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Harold Pinter Theatre

  • Theatre
  • Leicester Square

Time Out Says

This Victorian playhouse is all about the Pinter (but has been known to stage other playwrights too)

In 2011, this historical Victorian theatre got rechristened Harold Pinter Theatre, as a tribute to the legendary playwright, director and all-round master of menace. And the venue takes its moniker pretty seriously. In 2018, it topped off its longstanding record of staging Pinter plays by launching a huge season of Pinter revivals, with basically every famous British actor you can think of making star appearances, and director Jamie Lloyd at the helm. 

But long before Pinter unleashed his first scribblings, this playhouse started life as the Comedy Theatre in 1888, which regaled Victorian audiences with a line-up of operettas and now-forgotten farces. From then on, its programming continued along reasonably conventional lines until 1956, when it made a bold bid to confront theatre industry censorship. In an age where the Lord Chamberlain vetoed anything that smacked of sex of violence, the theatre evaded censorship by becoming a private club. It subsequently staged the London premieres of groundbreaking hits like Arthur Miller's ‘A View From the Bridge’ and ‘Cat on a Hot Tin Roof’ by Tennessee Williams. When rules were finally relaxed, it was able to show Peter Shaffer's hit play 'Five Finger Exercise' to a general audience, alongside a line-up that focused on 'proper drama' by the likes of Shakespeare, Wilde, Shaw, and yes, Pinter. 

Harold Pinter Theatre is a 796-seater house with seats over four horseshoe-shaped balcones, decorated in refined and ever-so-Victorian shades of china blue, cream and gold. Outside, its neo-Classical facade makes an imposing addition to Panton Street, tucked away behind Piccadilly Circus.


Panton Street
Tube: Piccadilly Circus/Leicester Square
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What's On

‘Cyrano de Bergerac’ review

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  • Drama

‘Cyrano de Bergerac’ returns for a short 2022 run, with James McAvoy leading a partially recast production. This review is from 2019. It’s Cyrano de Berger-rap. It’s James rap-Avoy. It’s… perhaps more accurate to say the rhythms of Martin Crimp’s new version of classic French play ‘Cyrano de Bergerac’ are closer to the languid cadences of performance poetry than actual hip hop. But undoubtedly this is your first opportunity to listen to Mr Tumnus spitting verse. And James McAvoy is great in the role: sure, the idea of updating ‘Cyrano’ in this fashion is a bit yikes on paper. But in fact, this is a ferociously good revival from Jamie Lloyd, that almost totally reclaims, reinvents and reinvigorates a play so engrimed in period camp that it can sometimes feel like a chore to even remember it exists. ICYMI: Edmund Rostand’s 1897 drama about a big-nosed, hyper-poetic French soldier who finds himself in a very complicated love triangle with his cousin Roxane and good-looking but tongue-tied fellow soldier Christian is written in rhyming verse. And with the hindsight of Martin Crimp’s scorching adaptation, it is blindingly clear that modern rhymes offer a clear and exciting way forward. Lloyd and Crimp have conjured up something pretty remarkable, the cut and thrust world of seventeenth-century France reinvented as a series of rap battle royals, or grand poetry slams. Although stripped to the bone aesthetically – Soutra Gilmour’s stark set is just a white stage and few mics – the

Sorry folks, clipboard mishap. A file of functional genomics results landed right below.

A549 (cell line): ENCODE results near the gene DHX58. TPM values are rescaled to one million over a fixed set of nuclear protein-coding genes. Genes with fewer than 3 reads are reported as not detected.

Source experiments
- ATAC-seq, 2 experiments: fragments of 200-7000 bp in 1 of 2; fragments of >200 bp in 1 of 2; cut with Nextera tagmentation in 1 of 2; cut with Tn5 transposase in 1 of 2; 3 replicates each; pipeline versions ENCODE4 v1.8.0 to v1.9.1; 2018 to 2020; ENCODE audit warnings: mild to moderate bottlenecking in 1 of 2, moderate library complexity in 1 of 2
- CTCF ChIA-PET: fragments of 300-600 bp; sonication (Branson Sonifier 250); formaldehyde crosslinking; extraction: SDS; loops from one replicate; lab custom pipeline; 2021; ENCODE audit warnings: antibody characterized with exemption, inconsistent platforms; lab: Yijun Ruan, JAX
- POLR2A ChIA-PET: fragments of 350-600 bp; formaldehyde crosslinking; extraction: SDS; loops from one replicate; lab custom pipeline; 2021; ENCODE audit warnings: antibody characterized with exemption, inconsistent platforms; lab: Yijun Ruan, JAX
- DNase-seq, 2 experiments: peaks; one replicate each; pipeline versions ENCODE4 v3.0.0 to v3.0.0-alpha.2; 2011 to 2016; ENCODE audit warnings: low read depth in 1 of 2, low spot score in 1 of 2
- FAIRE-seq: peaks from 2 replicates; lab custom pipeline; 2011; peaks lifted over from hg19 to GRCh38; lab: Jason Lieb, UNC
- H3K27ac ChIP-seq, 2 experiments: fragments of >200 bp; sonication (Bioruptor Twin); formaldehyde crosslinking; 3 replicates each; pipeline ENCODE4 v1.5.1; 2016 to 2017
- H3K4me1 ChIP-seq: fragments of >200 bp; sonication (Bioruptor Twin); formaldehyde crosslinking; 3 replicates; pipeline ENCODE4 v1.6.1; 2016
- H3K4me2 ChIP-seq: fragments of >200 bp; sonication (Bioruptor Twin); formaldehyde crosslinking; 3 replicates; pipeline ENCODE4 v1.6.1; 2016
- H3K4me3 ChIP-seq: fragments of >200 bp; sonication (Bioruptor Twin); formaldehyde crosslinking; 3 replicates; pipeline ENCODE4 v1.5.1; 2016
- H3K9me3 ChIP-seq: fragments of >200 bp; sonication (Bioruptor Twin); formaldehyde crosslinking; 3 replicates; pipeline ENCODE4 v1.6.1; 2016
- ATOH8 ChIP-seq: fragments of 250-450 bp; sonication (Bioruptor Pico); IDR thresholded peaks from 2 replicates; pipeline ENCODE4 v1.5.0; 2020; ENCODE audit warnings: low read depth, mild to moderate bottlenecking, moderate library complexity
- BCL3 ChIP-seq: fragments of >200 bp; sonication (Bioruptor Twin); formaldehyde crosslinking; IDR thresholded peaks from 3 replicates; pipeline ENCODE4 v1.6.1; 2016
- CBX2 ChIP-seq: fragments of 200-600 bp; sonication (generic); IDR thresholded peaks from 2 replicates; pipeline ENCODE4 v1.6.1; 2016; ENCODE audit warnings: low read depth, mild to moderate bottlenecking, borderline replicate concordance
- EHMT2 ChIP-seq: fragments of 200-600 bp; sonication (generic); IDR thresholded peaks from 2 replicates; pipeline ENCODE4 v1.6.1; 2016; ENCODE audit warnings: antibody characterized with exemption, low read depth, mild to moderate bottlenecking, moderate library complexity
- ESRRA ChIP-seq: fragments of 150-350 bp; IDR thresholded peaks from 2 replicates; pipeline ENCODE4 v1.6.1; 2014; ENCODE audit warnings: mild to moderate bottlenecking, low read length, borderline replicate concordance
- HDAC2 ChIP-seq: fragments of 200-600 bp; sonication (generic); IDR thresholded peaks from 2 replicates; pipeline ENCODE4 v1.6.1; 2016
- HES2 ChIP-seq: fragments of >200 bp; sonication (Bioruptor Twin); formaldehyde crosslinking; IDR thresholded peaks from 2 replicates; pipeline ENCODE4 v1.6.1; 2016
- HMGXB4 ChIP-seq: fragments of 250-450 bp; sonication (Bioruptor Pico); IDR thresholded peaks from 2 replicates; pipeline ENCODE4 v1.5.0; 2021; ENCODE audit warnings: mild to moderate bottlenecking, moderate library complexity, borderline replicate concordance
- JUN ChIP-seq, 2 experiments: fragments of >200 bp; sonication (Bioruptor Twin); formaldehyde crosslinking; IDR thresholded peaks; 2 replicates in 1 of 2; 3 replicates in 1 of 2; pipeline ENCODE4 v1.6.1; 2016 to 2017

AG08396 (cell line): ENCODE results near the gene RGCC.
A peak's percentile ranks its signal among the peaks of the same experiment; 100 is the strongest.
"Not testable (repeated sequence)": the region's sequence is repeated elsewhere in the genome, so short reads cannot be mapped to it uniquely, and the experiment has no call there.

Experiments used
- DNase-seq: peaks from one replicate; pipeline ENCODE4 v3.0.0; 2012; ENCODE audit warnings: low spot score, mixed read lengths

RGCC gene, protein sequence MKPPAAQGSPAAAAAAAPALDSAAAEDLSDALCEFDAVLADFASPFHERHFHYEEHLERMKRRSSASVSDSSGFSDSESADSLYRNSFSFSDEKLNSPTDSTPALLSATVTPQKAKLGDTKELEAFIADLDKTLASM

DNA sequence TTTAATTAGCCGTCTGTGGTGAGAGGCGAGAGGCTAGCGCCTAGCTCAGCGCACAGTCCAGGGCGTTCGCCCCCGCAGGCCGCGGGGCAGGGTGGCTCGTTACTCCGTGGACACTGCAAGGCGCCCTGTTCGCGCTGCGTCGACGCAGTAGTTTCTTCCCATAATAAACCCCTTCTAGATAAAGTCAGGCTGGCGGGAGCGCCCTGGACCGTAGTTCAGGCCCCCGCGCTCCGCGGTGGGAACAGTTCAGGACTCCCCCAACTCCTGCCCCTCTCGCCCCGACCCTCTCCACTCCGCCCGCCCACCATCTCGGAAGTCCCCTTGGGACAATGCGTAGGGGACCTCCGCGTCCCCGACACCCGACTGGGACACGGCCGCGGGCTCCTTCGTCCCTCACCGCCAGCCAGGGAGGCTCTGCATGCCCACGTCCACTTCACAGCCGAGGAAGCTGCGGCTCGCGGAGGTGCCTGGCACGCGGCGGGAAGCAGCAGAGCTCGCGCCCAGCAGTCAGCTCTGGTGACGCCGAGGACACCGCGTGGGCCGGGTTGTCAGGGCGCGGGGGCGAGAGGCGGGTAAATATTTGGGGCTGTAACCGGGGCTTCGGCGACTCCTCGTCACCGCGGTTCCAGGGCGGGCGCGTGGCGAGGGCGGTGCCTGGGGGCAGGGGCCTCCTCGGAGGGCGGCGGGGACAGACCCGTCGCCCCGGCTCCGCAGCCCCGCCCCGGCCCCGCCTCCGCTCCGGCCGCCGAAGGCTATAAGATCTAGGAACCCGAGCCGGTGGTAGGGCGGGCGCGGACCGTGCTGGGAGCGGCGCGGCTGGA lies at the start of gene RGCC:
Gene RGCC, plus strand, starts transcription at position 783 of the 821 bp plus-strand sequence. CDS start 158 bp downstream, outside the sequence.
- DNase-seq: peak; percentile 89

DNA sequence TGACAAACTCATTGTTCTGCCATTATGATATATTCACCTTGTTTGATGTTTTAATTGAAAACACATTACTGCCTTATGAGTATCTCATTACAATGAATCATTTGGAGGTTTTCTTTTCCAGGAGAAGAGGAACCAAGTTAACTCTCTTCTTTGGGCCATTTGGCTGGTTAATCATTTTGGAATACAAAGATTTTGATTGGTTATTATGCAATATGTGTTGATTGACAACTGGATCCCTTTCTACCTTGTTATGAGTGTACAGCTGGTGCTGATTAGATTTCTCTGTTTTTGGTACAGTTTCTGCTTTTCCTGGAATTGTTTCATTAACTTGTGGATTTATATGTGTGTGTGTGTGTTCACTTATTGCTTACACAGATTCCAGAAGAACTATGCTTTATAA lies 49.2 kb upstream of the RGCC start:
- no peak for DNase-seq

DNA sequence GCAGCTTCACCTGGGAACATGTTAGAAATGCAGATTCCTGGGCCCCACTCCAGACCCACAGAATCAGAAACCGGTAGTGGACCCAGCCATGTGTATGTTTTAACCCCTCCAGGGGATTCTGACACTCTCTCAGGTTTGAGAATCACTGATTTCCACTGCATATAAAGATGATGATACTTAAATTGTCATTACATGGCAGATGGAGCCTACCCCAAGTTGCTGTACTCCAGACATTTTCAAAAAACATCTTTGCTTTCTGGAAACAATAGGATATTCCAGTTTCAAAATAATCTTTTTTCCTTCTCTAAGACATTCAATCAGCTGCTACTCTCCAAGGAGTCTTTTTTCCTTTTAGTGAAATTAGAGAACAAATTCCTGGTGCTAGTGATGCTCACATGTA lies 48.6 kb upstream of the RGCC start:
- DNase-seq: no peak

The Human Voice

  • Drama

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  • Drama

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The Seagull

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